Antimatter, the "mirror image of matter," was a topic often toyed with in science fiction novels. Star Trek's spaceships are propelled by this revolutionary matter with the ability to turn all its mass into pure energy, and scientists today are even investigating the use of antimatter as real fuel. Also, antimatter, when combined with ordinary matter, annihilates it in an explosion of energy. Antimatter's existence was first predicted in 1930 when Paul Dirac's theory about the motion of electrons in magnetic and electric fields required the existence of another type of particle, an electron with exactly the same mass as a normal electron but a positive charge: the positron; antimatter.
Firstly, where does antimatter originate? Though, as explained, it is a very real thing, it ironically comes from cosmic rays in outer space, the perfect setting for a science fiction story. It is difficult to understand where cosmic rays come from, for they are appearing from many directions, but they were probably thrown into space by the explosions of dying stars, or supernovae.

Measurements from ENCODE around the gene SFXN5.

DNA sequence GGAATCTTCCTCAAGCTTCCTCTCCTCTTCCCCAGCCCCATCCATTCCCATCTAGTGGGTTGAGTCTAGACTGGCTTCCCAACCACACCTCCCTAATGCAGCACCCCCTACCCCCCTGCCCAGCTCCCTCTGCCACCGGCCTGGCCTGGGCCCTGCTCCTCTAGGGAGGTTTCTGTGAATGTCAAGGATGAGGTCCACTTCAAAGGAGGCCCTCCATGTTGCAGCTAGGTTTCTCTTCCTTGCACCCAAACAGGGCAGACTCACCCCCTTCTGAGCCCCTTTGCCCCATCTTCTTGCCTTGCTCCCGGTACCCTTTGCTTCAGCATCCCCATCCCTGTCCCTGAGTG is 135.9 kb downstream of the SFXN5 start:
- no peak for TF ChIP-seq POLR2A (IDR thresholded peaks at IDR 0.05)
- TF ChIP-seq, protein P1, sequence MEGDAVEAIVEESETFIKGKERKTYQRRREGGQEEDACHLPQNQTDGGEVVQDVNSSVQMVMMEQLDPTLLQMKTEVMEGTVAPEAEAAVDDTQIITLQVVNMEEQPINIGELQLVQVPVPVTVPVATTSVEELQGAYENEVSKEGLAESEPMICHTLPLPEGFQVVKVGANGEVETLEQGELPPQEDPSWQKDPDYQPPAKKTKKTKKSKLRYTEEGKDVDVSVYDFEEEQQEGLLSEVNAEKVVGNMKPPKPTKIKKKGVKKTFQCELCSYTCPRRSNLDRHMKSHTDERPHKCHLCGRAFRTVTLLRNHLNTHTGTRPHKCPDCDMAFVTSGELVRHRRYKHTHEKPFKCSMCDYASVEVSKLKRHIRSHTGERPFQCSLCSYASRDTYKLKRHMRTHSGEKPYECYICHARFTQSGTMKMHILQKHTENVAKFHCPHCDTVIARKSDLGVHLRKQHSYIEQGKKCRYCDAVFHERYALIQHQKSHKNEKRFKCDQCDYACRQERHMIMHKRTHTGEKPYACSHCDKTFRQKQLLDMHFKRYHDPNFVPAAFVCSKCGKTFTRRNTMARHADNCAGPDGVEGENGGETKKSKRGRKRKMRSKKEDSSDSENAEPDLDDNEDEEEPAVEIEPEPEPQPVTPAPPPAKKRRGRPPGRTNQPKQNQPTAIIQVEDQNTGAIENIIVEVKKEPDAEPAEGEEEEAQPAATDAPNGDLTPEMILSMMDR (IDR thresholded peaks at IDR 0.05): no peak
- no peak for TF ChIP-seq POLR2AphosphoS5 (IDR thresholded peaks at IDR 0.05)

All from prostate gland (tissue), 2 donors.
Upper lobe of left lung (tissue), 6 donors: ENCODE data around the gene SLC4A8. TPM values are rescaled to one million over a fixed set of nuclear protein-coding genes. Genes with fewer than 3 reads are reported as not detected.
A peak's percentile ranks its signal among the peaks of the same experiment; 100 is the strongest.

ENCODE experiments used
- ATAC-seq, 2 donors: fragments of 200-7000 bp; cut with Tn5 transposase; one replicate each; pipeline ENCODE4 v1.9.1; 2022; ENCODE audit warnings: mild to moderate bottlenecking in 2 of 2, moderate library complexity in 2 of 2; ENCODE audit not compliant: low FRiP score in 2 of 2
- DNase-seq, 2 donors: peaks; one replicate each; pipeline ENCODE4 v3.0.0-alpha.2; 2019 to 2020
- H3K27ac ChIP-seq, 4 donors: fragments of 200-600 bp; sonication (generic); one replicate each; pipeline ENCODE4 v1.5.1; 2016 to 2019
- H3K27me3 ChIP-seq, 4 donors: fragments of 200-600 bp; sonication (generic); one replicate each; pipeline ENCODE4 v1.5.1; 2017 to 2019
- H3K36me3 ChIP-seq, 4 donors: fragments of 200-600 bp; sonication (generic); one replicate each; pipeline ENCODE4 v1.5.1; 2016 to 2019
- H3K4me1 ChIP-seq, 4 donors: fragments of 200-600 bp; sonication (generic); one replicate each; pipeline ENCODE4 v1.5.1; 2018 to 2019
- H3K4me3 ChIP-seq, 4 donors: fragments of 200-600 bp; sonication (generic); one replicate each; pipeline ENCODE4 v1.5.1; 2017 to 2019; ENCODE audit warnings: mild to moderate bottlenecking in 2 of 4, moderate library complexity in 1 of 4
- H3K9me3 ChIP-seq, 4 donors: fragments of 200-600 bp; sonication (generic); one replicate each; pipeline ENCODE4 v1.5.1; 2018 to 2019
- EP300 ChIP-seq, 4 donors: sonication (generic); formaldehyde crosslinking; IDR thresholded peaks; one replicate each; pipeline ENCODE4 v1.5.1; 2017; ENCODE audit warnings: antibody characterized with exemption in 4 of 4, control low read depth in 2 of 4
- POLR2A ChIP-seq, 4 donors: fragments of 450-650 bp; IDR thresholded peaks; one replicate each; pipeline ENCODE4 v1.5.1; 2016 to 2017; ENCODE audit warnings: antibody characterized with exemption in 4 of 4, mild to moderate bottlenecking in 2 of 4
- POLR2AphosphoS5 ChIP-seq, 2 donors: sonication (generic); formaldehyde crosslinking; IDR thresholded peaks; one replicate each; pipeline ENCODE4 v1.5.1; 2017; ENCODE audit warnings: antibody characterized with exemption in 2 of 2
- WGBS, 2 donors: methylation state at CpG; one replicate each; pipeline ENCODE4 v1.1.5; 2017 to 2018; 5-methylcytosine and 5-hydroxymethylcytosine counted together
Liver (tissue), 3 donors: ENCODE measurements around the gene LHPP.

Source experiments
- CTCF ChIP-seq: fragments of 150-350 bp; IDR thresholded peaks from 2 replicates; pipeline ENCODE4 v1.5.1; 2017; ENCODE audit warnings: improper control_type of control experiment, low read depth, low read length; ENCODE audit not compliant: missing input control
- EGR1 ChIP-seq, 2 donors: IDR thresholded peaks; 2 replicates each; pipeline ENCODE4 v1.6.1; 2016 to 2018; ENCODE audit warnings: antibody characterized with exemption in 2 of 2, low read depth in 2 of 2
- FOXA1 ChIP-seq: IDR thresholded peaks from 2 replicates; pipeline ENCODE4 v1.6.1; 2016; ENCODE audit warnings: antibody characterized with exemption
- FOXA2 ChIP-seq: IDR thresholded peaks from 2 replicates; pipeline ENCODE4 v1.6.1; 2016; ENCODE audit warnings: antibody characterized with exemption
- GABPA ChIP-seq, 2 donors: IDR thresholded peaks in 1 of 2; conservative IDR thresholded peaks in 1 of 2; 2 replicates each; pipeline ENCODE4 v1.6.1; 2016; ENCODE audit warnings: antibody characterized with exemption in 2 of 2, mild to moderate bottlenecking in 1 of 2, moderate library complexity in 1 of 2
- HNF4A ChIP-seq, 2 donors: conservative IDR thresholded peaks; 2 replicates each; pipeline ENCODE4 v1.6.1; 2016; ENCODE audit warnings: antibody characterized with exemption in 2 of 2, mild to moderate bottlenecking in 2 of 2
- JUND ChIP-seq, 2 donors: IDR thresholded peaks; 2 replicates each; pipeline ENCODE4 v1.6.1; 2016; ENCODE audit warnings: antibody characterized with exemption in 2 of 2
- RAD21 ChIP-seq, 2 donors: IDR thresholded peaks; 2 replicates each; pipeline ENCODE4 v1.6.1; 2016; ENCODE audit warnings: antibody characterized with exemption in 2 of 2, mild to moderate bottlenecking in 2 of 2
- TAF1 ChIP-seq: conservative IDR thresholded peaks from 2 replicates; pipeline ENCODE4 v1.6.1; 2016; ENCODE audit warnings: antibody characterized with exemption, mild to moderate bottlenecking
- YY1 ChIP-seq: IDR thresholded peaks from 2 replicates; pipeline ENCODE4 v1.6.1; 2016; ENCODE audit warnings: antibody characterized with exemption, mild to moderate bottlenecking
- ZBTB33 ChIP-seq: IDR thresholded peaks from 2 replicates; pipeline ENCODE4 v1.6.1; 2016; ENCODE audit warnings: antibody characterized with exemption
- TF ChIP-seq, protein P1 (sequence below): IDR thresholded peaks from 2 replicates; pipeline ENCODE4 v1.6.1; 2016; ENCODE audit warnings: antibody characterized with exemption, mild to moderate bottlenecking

They were the first high-energy particles ever studied. Did you know that, no matter your location, a few cosmic rays hit you every second? When their speedy, high-energy protons collide with air atoms, part of the smash is recreated as particles and antiparticles, following the famous equation, E=mc2. So, cosmic rays are a natural resource for antimatter, as described in Carl Anderson's 1932 studies of the cosmic ray. Anderson was also the first to discover antimatter when he took its picture in 1931.
Secondly, antimatter is a little-known, but frequently studied, form of matter. Among other things, it is used in Position Emission Tomography scans, or PET scans. By combining electrons and positrons, their antiparticles, at low energies, this can be achieved. In PET, fluid containing...